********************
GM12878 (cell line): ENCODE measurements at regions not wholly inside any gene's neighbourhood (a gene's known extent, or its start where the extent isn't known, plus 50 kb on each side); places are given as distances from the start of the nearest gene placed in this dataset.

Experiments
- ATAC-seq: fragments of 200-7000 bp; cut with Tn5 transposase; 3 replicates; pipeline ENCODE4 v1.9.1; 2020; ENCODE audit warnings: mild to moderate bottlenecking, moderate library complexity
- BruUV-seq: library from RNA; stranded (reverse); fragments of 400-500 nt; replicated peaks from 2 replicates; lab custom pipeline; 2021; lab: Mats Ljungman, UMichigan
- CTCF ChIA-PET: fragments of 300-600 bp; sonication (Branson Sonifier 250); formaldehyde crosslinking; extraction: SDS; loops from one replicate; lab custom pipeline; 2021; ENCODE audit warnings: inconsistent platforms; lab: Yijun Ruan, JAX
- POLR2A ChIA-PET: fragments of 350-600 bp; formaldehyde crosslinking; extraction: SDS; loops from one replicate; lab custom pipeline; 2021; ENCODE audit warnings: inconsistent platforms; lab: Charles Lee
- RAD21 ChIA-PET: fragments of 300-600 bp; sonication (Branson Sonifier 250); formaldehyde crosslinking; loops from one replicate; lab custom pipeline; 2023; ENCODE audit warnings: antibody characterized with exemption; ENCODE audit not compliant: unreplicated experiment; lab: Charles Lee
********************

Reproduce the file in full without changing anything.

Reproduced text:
GM12878 (cell line): ENCODE measurements at regions not wholly inside any gene's neighbourhood (a gene's known extent, or its start where the extent isn't known, plus 50 kb on each side); places are given as distances from the start of the nearest gene placed in this dataset.

Experiments
- ATAC-seq: fragments of 200-7000 bp; cut with Tn5 transposase; 3 replicates; pipeline ENCODE4 v1.9.1; 2020; ENCODE audit warnings: mild to moderate bottlenecking, moderate library complexity
- BruUV-seq: library from RNA; stranded (reverse); fragments of 400-500 nt; replicated peaks from 2 replicates; lab custom pipeline; 2021; lab: Mats Ljungman, UMichigan
- CTCF ChIA-PET: fragments of 300-600 bp; sonication (Branson Sonifier 250); formaldehyde crosslinking; extraction: SDS; loops from one replicate; lab custom pipeline; 2021; ENCODE audit warnings: inconsistent platforms; lab: Yijun Ruan, JAX
- POLR2A ChIA-PET: fragments of 350-600 bp; formaldehyde crosslinking; extraction: SDS; loops from one replicate; lab custom pipeline; 2021; ENCODE audit warnings: inconsistent platforms; lab: Charles Lee
- RAD21 ChIA-PET: fragments of 300-600 bp; sonication (Branson Sonifier 250); formaldehyde crosslinking; loops from one replicate; lab custom pipeline; 2023; ENCODE audit warnings: antibody characterized with exemption; ENCODE audit not compliant: unreplicated experiment; lab: Charles Lee